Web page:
I’ve been feeling kind of Meh lately. A bit run down and lacking motivation or energy to do anything. In the Meh state I tend to forget what helps, so now I’m feeling a bit more up, I’ve written a list. It will become part of a book or course later, I’m writing it now. Possibly as a distraction from the essay I’m supposed to be writing but at least it is productive procrastination.
None of these things cost a lot of money, the only time I suggest you spend any is on coffee and flowers but you can take your own flask and pick a bunch of gorgeous weeds if money is really tight. Plantlife give these guidelines for picking wild flowers:
Plantlife’s “Code of Conduct” for picking wildflowers
Here are eight things to remember when picking any of the twelve wild flowers marked with the “Twelve to Pick” icon (see chart below).
- Make sure you’re not trespassing on any private land.
- Never pick flowers from nature reserves or any other protected sites (such as Sites of Special Scientific Interest) without prior permission from the landowner.
- Only pick from large patches of abundant flowers, leaving plenty of flowers for others to enjoy, to set seed, and to provide other wildlife with pollen, nectar, seed or shelter.
- Follow the one-in-twenty rule, picking one flower out of every twenty you find. You should never diminish the display.
- Only pick a small handful of flowers for personal use, you must never pick for commercial gain.
- Don’t trample other flowers or vegetation.
- Never uproot any plant unless you have the landowner’s permission, and be aware that some plants (listed on Schedule 8 of the Wildlife and Countryside Act) cannot be picked without a licence
- If in doubt, don’t pick. If you don’t know the identity of a plant, leave it where it is. Take a photograph instead and try and identify it at home first.
(This list is from The Great British Wildflower Hunt and more useful info on how to can be found on their site www.plantlife.org.uk/wildflowerhunt
The Wildflower Hunt is a good way to learn wild plants and getting outside always makes me feel better about things.
These ideas are designed for carers too, I know how difficult it can be to look after yourself when you put yourself second. My top tip is to sleep when they are, cleaning can wait! Most of these tips can be done in stealth mode so you can carve out time for yourself while caring for someone else.
- Stay in touch with people who support and nurture you.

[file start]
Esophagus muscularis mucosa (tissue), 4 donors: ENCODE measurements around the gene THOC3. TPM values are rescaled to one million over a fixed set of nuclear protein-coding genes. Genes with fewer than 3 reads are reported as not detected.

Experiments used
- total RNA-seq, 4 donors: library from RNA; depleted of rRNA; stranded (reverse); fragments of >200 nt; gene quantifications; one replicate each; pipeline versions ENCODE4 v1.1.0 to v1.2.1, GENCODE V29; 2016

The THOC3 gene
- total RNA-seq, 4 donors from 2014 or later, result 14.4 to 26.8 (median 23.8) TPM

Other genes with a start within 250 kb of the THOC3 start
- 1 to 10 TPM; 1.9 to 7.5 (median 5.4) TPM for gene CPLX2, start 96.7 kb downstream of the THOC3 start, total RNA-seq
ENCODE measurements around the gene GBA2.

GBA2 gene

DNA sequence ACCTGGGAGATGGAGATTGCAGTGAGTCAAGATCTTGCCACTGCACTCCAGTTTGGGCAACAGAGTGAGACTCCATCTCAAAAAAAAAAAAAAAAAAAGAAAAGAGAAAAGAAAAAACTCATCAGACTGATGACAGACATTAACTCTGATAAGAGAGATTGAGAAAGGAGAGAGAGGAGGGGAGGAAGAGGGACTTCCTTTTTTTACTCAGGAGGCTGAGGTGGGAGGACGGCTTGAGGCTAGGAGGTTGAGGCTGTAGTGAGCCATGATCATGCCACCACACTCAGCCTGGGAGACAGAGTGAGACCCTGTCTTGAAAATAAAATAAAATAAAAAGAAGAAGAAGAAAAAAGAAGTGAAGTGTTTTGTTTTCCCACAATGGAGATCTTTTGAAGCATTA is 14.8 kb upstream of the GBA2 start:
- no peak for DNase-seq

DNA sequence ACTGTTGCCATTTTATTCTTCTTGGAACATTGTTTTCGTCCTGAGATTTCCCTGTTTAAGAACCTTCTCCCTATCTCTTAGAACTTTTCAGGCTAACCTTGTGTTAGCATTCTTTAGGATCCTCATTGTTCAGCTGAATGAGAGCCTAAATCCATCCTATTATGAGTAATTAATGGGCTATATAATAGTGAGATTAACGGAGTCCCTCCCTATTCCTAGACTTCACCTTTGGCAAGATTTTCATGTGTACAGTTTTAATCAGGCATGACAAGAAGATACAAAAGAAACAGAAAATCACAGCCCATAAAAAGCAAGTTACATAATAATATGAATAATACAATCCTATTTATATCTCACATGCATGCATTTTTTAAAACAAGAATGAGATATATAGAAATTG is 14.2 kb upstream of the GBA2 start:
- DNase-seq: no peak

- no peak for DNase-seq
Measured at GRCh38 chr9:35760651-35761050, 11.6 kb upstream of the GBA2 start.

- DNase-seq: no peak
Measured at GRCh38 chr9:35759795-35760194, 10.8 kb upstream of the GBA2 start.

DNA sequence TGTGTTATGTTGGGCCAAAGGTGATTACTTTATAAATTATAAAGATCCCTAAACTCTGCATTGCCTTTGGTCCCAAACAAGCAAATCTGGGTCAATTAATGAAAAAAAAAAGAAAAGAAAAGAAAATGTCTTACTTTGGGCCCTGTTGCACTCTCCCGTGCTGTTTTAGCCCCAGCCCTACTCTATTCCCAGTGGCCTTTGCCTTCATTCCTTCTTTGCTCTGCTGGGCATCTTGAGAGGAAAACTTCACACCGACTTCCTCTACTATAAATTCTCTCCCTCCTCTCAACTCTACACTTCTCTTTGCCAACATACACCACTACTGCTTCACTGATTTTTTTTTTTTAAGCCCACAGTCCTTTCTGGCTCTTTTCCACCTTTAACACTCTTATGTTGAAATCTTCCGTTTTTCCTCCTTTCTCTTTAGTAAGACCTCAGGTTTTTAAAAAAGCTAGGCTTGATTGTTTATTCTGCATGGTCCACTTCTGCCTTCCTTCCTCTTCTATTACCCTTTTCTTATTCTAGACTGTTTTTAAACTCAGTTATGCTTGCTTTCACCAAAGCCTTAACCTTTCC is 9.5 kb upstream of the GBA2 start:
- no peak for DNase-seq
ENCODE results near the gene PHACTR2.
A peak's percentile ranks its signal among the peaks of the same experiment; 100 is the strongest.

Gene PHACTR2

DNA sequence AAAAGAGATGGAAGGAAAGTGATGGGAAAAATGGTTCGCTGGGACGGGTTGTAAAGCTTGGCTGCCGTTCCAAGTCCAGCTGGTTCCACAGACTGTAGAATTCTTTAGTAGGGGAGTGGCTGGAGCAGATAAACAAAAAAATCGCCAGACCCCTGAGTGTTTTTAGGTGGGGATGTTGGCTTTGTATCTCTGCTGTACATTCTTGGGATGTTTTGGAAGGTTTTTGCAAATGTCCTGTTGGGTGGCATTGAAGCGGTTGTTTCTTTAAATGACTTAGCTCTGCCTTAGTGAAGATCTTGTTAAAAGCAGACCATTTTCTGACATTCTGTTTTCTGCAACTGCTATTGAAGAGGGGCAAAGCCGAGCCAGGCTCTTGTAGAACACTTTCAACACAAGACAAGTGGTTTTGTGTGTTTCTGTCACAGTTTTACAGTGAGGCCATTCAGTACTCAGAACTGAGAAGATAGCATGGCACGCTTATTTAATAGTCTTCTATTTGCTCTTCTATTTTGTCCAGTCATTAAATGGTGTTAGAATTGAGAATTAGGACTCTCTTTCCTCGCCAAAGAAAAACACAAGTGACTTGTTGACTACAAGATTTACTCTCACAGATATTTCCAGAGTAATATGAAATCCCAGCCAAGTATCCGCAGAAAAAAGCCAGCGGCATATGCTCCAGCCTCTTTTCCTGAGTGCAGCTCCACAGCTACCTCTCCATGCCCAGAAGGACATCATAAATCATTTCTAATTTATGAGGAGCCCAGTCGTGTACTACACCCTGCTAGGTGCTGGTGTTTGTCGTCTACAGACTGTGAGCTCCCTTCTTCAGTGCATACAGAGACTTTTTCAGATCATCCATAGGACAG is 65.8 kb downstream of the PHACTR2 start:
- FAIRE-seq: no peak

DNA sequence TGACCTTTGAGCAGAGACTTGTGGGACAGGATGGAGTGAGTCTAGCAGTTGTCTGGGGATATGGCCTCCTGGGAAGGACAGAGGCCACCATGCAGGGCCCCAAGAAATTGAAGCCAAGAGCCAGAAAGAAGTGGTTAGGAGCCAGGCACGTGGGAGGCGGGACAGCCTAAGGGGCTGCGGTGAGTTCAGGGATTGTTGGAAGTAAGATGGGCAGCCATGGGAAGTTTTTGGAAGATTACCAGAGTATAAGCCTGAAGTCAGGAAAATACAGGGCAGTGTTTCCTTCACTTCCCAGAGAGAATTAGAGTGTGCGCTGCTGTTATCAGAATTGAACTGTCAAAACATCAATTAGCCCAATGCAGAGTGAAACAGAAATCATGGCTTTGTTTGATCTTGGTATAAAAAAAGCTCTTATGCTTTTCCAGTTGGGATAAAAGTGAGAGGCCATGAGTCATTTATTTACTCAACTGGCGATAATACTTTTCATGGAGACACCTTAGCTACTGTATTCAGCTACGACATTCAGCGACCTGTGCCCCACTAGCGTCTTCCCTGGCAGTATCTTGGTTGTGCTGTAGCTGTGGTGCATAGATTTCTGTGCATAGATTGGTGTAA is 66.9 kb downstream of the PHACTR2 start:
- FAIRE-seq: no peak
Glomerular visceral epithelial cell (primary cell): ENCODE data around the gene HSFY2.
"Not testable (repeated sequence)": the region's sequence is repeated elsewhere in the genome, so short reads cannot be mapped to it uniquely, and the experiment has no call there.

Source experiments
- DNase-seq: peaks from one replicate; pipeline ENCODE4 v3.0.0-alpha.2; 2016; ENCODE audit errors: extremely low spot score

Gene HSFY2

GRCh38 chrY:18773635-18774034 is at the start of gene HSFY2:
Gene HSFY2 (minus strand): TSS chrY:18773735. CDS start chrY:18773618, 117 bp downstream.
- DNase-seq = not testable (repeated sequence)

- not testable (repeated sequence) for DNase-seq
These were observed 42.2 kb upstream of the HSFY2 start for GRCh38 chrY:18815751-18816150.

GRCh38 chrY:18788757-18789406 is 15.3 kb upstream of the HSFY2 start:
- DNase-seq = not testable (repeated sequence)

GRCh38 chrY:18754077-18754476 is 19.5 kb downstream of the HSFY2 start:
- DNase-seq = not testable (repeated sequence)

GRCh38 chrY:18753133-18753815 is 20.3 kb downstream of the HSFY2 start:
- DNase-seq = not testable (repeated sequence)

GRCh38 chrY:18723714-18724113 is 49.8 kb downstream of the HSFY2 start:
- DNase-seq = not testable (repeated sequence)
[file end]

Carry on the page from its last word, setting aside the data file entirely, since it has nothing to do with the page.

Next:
- Say no to something and stick to it.
- Have a nap, 20 minutes is a good time for most people.
- Do something differently. Wear your hair up instead of down, move a chair, take a different route when you go out.
- Make something. Tear up some magazines and make an abstract collage. Or check YouTube for a tutorial for cooking or making something new.
- Remember to breathe. In and out, slowly and from your tummy.
- Do the dishes at the end of the day because it is nice waking up to a clean sink.
- Make your bed in the morning so it is ready for you later.
- Have a holiday at home and visit a tourist site.
- Gaze at the rain, clouds or wind in the trees.
- Spend some time looking into the flame of a candle.
- Go out for a coffee, take a flask and sit in a nice park if it is a warm day.
- Sing something for fun.
- Dance as badly as you can.
- Check the night sky for planets and shooting stars.
- Notice the beauty in nature.
- Be mindful with mundane tasks like washing dishes.
- Give yourself time away from your phone so you are not on call.
- Leave a review for a company or service you like.
- Be grateful for something.
- Donate your time, money or clutter to a cause you support.
- Try to do nothing for at least 5 minutes.
- Clean your teeth, floss and mouthwash if you need.
- Clean your face properly and spend some time massaging in moisturiser.
- Brush your hair with affection for it.
- Iron your clothes, it feels good to wear things that are well cared for.
- Send someone a postcard just saying hello.
- Smile at strangers until one smiles back.
- Eat something that will nurture you.
- Ask for help and accept it when you get it.
- Be nice to shopworkers, receptionists and call operators. You have the power to make their day good.
- Visit a museum or park.
- Listen to relaxing music.
- Plant something or buy some flowers.
- Take your shoes off and feel the floor.
- Find an old classic comedy on YouTube.
- Watch a film you know has a happy ending.
- Wear something you normally keep for special occasions.
- Soak your feet in warm soapy water.
- Have a long bath, with Epsom salts if you are achy or bubbles if you want to feel luxurious.
- Make a facemask. Oats, avocado, banana, yoghurt… All these things make good facemasks and force you to be still for 10 minutes.
- Read a book you loved when you were a child.
- Give yourself a manicure or a pedicure, or both.
- Plan a comfort meal. Something that is easy to cook and makes you feel good.
- Stretch wherever you are. Flex your feet, turn your head, shrug your shoulders.
- Drink some water. Flavour it with fruit if you want. Dehydration can make us feel low and tired.
- Unfollow people who bring you down on social media.
- Give yourself a compliment you gorgeous human!
- Notice stress in your body so you can try to relax it.
- Lie flat on the floor and listen to what is going on around you.
- Listen to a podcast or audiobook.
- Schedule in time for yourself and make it a priority.
- Turn off notifications, beeps and flashing lights.
- Be silly.
I’ve made this list into a printable checklist too, you can get yours by clicking here.
It will open in a new window.
Want to talk about it?
I'm Lisa Cole. I'm a designer and writer who lives in Bristol. Less-stuff is about my journey to live a more organised life. I document little things I can change to live more sustainably. I'm not a minimalist!